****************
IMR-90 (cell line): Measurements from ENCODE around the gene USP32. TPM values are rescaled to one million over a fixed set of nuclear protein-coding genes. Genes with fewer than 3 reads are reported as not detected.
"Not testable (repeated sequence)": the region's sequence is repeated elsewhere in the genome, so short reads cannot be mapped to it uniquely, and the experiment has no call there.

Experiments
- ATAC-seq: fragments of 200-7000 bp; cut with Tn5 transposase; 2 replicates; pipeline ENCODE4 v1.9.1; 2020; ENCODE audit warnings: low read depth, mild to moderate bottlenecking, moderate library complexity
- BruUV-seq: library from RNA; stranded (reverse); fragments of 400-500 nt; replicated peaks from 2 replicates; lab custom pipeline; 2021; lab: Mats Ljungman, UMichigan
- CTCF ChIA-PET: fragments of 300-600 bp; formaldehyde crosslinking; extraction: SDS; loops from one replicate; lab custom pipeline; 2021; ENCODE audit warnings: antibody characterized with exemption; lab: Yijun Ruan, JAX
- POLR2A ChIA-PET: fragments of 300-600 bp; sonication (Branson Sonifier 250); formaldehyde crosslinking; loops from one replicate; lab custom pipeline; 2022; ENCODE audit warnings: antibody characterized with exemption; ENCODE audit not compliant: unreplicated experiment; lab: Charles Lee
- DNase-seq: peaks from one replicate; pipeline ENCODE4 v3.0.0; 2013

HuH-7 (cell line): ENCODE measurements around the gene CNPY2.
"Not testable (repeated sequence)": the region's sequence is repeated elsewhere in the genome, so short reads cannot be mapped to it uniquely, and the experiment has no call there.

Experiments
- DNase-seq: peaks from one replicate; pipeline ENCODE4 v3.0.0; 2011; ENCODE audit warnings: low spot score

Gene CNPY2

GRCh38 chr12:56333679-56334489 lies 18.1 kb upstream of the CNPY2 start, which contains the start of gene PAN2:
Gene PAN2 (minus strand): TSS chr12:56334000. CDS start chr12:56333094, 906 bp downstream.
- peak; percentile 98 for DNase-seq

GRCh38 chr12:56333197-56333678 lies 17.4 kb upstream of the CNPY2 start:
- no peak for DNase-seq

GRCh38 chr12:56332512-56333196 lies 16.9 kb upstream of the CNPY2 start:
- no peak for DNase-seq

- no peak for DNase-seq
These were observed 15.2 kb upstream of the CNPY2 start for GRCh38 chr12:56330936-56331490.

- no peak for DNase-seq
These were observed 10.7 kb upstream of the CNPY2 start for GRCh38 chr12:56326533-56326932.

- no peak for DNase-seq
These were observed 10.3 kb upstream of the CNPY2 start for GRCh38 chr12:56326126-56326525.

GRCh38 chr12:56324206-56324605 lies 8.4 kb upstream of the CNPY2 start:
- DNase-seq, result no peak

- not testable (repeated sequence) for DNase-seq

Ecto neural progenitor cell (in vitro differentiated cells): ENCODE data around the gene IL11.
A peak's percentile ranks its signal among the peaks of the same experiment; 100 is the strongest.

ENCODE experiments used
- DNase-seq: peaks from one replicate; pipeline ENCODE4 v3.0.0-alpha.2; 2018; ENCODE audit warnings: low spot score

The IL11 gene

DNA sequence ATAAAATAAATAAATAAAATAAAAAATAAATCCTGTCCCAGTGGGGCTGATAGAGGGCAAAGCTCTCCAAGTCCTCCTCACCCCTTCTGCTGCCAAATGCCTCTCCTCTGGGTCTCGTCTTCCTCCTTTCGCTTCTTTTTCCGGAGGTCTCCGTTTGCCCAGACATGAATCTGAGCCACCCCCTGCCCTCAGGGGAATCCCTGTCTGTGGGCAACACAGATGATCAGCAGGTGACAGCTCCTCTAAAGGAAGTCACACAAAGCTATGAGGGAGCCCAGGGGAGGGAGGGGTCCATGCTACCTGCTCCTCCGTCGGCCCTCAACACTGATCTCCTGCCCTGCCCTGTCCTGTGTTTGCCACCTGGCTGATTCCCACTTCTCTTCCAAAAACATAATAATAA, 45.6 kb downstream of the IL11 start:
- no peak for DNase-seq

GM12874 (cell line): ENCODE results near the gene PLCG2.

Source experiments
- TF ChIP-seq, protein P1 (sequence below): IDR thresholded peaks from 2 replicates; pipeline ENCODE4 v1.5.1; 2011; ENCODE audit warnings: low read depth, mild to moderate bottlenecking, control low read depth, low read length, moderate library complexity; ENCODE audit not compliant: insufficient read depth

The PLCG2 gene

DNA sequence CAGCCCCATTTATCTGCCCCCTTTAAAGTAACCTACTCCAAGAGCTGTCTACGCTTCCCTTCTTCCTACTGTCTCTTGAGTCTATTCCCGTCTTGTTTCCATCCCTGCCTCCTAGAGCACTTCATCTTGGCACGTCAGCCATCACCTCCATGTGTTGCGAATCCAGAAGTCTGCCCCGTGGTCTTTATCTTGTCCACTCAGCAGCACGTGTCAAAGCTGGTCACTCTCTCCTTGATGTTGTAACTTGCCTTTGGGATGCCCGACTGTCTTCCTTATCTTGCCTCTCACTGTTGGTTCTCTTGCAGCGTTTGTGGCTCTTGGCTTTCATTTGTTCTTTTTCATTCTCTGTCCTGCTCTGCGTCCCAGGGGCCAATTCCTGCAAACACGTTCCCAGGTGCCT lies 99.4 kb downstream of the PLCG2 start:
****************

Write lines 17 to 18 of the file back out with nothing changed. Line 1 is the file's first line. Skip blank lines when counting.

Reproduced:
GRCh38 chr12:56333197-56333678 lies 17.4 kb upstream of the CNPY2 start:
- no peak for DNase-seq